David Frum December 28th, 2002 at 12:00 am
the war on terror, 2002 was a year of preparation and waiting. The year 2003
will be one of action and decision. Here’s a look back — and a guess at what
the spectacular triumphs in Afghanistan in November 2001, the war on terror
went quiet — so quiet that it often seemed that nothing was happening at all.
In fact, serious and important work was being done in four separate areas –
and all of them are about to pay off.
order was restored to Afghanistan. For all the questions about whether the
United States has done enough to stabilize Afghanistan, there’s no doubt at all
that the world’s wildest country has become freer and safer than ever before,
and that it has ceased to be a base of operations for al-Qaeda and other
Second, the United States and
Great Britain have built themselves an advanced new network of bases and
facilities in the Middle East and Central Asia. The most important is the huge
new airbase — as large as Washington’s Dulles International Airport — put up
in less than a year in Qatar. Thanks to the Qatar base, the U.S. coalition is
no longer dependent on the Prince Sultan Airbase in Saudi Arabia, which means the
Saudis have lost their veto over Western military actions in the Persian Gulf.
2002 was the year that the Bush administration committed itself to fostering
democracy in the Arab world. In June, President Bush delivered his important
speech calling for a new and accountable Palestinian leadership. That speech
announced a new approach not only to the Arab-Israeli dispute, but to the more
general problem of violence and extremism in the Arab world. And it implied
that the goal of intervention in Iraq would be bigger than the mere toppling of
a dictator: The goal would be the creation of an Arab alternative, a new regime
that demonstrated that an Arab state that turned to law and liberty and peace
could deliver better results for its people than sheiks, mullahs, and
and last, 2002 was a year in which no major terrorist attacks occurred in the
West. It’s too early to say that the war on terror is being won. But it can be
said that police and intelligence work is disrupting the terrorist networks and
thwarting their plans. For most of us, this last is the most important success
The year ahead will be a year
of more visible activity. The United States and its allies are now ready to
strike at Saddam Hussein. The crucial date is Feb. 8, the end of the annual
pilgrimage to Mecca. The Americans are reluctant to move so long as large
throngs of potentially militant Muslims are gathered in one place. After they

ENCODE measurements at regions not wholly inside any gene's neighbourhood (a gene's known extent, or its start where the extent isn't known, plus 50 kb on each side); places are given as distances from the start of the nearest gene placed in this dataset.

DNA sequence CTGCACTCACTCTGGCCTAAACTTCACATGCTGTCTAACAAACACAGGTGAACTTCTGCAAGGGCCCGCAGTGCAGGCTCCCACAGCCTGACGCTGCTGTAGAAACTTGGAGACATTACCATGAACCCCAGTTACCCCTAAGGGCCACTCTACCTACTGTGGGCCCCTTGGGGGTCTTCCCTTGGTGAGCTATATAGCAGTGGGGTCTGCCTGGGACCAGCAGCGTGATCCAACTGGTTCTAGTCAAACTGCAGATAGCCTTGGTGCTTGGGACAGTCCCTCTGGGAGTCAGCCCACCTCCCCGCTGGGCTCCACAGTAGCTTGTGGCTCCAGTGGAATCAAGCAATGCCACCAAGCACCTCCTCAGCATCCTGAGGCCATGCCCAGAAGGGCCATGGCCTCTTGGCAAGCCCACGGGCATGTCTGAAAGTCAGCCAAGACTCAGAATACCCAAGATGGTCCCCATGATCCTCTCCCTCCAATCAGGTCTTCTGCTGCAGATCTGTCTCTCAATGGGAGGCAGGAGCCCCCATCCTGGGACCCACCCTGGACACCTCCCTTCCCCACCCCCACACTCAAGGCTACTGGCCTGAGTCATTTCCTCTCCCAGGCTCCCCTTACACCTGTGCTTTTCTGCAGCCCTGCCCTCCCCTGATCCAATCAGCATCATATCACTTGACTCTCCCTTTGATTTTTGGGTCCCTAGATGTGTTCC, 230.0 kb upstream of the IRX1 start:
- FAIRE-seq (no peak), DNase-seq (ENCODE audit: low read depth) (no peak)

leave, the way will be open for the fighting to start.
prediction is that the war will go with blinding speed. It has to, because the
greatest danger to the West is that Saddam will take his own people hostage. He
will say: "If U.S. tanks cross my borders, I will use chemical weapons
against the Shiites in southern Iraq — I will kill hundreds of thousands of
people and you will be to blame." The best way to defeat this threat is to
charge forward so quickly that Saddam’s forces are overwhelmed before they can
begin to use their poisons.
then will begin a truly searching debate about the future of Iraq — and of the
Arab world’s relationship with the West. Do the Americans install a pro-Western
strongman and get out? Or do they stay to do the long, slow work of building
representative institutions, of providing security without terror and of
restoring a functioning market economy?
the beginning of the war on terror, the war’s critics and opponents wondered,
"Why do they" — meaning the terrorists and their supporters –
"hate us?" It was a question that assumed that terrorism is somehow
provoked by terrorism’s victims. We are learning better now. Terrorism’s causes
are to be sought in the region and culture from which the terrorists came. And
it is there too that terrorism must be cured.
Chalabi, the leader of the Iraqi National Congress, once showed me a photograph
of seven Iraqi men, all in dark blue suits — the directors of the Iraqi sugar
company, which at the time was the largest company listed on any stock exchange
in the Arab world. One of the men was Jewish. Two were Christians. Two were
Sunni Muslims. Two were Shiites, including Chalabi’s father, the chairman of
picture," Chalabi said, "was taken in 1942. If somebody had predicted
then that Germany would soon be a liberal democracy, who would have believed
him? If the Germany of 1942 could become a free and tolerant country, why not
"why not?" will test us all in 2003 — Arabs and Westerners alike.